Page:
Containerization is a relatively new technology trend first embraced by Linux, now becoming available in Microsoft server as well. Containers are portable, isolated, virtual environments that allow organizations to automate and standardize the deployment of applications and services, with the added benefit of security through sandboxing. Coupled with orchestration, the two technologies can immediately provide an organization with a competitive advantage, a faster time to market, as well as consistent and repeatable processes. When married to a reputable cloud solution, orchestration takes containerization to the next level, allowing for faster disaster recovery. In the future, this technology may allow for standardized solutions and integration of the many software packages running the core business of universities.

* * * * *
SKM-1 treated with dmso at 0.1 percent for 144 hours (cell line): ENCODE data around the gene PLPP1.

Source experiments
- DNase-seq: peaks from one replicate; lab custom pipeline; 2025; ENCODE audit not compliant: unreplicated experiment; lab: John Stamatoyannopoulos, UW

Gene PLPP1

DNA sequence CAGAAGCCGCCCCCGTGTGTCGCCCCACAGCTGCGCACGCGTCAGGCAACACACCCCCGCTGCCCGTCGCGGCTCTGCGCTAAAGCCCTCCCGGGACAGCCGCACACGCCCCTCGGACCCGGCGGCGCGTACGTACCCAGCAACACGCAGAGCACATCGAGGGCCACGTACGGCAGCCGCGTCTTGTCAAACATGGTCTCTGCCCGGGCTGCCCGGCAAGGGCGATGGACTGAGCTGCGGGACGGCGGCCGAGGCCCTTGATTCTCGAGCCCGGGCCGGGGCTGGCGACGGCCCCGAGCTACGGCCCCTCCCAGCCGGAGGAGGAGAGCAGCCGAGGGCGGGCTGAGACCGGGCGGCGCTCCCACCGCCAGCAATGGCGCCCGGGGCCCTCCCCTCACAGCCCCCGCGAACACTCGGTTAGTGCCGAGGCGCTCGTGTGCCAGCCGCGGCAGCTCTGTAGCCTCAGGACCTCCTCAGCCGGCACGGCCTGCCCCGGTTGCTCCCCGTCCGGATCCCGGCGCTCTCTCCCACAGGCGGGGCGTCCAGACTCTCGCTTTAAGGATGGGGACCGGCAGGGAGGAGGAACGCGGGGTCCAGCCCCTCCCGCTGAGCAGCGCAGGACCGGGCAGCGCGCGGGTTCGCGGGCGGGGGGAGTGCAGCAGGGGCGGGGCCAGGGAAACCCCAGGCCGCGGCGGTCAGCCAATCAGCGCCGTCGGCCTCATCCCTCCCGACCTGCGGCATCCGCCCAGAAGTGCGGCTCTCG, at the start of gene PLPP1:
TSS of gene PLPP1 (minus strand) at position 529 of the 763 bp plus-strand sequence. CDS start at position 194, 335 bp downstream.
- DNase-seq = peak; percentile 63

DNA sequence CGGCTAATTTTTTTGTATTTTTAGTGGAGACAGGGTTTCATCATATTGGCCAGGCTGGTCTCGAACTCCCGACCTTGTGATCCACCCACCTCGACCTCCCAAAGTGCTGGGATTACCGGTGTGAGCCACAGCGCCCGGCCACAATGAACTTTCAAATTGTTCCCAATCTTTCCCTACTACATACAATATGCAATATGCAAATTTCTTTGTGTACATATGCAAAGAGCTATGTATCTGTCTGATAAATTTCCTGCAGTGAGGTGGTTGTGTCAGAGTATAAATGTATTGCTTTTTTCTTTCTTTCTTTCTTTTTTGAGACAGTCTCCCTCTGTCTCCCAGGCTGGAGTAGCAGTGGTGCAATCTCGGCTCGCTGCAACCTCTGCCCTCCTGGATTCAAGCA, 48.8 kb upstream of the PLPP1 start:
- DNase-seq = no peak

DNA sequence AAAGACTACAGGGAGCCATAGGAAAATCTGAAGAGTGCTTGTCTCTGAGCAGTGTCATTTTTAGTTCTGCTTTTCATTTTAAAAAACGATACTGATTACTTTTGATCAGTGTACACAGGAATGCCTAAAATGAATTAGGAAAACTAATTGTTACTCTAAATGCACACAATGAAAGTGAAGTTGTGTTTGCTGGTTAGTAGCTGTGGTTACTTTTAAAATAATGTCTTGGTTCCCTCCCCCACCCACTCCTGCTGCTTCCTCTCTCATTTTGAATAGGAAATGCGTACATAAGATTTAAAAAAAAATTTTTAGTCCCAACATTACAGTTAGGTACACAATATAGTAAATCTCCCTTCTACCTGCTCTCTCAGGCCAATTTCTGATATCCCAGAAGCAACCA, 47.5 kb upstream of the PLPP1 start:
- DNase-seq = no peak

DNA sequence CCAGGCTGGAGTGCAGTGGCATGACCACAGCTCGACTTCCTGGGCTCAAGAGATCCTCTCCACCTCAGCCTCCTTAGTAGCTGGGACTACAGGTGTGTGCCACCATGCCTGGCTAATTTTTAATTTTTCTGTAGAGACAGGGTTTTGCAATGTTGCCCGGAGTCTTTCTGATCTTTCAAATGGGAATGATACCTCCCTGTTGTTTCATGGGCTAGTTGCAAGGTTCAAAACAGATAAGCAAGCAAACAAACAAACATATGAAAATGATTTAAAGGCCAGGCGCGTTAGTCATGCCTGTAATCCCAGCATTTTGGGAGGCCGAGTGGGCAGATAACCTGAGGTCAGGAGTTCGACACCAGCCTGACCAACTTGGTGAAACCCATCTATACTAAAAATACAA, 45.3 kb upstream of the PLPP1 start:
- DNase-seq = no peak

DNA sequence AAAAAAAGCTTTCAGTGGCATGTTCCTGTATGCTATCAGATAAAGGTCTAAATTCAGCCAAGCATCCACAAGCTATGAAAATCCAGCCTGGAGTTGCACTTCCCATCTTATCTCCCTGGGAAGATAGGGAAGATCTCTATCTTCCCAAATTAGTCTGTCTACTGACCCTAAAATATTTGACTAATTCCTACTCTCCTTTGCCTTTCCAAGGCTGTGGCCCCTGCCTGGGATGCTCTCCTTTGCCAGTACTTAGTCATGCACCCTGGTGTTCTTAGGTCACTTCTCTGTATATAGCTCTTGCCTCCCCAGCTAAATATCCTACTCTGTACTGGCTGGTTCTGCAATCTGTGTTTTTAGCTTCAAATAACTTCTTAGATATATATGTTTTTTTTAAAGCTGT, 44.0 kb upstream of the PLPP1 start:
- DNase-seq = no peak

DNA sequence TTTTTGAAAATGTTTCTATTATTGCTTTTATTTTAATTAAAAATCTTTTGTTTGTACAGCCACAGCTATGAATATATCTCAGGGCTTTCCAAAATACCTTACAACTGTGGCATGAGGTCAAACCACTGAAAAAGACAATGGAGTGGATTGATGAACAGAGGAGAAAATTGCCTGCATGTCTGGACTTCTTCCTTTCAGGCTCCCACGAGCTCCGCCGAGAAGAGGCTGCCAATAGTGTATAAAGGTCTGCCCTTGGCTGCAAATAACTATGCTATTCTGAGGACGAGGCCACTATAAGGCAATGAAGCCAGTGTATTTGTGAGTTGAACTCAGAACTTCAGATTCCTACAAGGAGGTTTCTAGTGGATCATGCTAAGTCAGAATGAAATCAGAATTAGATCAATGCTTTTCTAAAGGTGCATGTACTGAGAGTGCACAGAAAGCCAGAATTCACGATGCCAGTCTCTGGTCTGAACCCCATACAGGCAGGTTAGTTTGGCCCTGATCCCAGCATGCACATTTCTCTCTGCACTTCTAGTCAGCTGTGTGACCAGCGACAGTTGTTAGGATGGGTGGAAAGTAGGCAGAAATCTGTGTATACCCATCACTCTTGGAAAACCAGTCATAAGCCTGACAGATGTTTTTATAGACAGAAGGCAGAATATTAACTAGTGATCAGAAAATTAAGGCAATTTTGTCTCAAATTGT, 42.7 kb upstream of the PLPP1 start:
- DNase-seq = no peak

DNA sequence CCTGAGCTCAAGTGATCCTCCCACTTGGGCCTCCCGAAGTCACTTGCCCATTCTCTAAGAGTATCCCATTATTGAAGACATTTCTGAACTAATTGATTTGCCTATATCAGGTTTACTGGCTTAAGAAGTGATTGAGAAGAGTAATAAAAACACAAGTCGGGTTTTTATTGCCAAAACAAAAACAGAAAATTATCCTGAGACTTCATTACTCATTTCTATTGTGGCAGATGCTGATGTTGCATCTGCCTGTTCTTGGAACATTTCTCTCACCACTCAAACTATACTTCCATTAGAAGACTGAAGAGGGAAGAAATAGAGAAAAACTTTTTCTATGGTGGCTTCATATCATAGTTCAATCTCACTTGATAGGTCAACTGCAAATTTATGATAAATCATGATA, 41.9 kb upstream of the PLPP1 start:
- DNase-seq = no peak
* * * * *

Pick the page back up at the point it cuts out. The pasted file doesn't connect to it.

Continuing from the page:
Strategic Role of a CIO

Universities are much like small cities within cities. Unit leaders, VP's, and deans are the district representatives. They all have unique technology needs and agendas. The president is the city’s mayor. A CIO must be able to provide a global technology strategy and direction for the organization, but also connect the various districts in a way that brings together the unique technology needs and agendas under a common goal. This task is simpler when the CIO is empowered by a mayor who understands the positive impact of technology, supports technology as a business driver, and enables the CIO with early-on visibility and input into strategic planning and budgeting. Furthermore, a CIO must work to connect technology with its users by developing a sound IT strategic plan and IT governance structure. Developing a sustainable IT governance structure, which involves all technology consumers and stakeholders, is central to aligning business needs with IT solutions. 

CIO as an Ombudsman between IT and Business